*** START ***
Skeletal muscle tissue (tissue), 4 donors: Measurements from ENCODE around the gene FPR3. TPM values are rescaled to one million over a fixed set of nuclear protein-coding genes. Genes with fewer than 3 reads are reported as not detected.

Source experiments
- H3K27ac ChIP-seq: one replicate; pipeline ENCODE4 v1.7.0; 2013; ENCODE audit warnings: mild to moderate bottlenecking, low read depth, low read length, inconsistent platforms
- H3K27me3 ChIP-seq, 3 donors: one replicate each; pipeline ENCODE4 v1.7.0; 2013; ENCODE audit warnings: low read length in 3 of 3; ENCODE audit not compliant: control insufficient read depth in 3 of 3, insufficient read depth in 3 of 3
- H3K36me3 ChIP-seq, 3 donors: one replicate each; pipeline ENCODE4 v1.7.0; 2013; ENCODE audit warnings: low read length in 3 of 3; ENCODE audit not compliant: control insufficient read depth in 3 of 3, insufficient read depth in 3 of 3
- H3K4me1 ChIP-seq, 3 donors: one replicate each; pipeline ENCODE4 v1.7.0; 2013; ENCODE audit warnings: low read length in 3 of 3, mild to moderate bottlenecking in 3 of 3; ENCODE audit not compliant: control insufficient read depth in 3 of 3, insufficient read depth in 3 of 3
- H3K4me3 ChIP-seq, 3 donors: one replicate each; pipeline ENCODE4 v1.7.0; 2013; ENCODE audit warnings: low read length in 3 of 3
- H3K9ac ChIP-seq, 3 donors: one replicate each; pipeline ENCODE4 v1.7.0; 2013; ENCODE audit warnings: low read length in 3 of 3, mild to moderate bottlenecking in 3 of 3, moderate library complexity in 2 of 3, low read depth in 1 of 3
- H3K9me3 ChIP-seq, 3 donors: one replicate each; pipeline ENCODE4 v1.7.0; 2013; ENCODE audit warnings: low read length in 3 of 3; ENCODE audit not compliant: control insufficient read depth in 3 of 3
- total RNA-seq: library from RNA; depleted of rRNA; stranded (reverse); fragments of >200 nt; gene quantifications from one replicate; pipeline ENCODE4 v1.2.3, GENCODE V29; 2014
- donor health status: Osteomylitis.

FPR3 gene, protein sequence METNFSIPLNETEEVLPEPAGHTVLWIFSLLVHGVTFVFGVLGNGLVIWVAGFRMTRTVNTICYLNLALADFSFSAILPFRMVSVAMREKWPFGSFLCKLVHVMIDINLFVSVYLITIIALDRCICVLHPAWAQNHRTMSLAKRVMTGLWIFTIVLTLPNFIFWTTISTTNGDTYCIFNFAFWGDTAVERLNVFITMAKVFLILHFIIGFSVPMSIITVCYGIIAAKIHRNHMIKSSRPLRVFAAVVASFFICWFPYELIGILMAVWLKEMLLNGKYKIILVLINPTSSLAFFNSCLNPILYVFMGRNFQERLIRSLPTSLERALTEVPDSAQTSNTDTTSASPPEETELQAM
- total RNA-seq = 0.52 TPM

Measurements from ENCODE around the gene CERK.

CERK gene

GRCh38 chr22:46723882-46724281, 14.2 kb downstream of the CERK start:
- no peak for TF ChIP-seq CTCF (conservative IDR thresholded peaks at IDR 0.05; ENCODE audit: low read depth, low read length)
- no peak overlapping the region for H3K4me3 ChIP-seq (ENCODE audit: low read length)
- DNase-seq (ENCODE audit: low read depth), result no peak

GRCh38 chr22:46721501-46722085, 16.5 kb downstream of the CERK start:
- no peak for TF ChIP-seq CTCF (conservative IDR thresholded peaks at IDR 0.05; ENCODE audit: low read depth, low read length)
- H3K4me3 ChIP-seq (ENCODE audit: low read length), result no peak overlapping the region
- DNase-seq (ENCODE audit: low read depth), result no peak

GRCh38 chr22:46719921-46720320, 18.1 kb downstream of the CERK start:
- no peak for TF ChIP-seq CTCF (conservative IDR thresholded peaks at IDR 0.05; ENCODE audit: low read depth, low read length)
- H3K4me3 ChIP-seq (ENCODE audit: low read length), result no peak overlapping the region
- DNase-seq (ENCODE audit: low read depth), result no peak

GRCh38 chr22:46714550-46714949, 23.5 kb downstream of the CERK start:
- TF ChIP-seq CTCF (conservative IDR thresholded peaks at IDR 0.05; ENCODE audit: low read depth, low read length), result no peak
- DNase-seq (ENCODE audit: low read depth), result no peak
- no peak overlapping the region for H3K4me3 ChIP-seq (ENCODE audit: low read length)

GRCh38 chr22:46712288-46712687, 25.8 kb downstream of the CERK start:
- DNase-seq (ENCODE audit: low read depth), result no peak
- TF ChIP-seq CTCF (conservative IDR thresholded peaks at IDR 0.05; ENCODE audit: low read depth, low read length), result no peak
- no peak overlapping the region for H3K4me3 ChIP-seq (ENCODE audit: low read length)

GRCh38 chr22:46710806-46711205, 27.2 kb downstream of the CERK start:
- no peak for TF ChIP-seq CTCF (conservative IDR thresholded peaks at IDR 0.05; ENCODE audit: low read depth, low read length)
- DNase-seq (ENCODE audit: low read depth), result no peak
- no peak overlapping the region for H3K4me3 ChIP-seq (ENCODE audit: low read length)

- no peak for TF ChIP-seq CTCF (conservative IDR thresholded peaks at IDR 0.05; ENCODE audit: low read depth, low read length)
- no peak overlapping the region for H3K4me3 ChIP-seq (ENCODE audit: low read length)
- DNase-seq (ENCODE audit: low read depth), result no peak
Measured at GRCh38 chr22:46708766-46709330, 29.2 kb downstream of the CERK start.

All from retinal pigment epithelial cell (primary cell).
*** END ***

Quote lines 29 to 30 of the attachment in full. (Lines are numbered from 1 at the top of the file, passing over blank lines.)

- TF ChIP-seq CTCF (conservative IDR thresholded peaks at IDR 0.05; ENCODE audit: low read depth, low read length), result no peak
- DNase-seq (ENCODE audit: low read depth), result no peak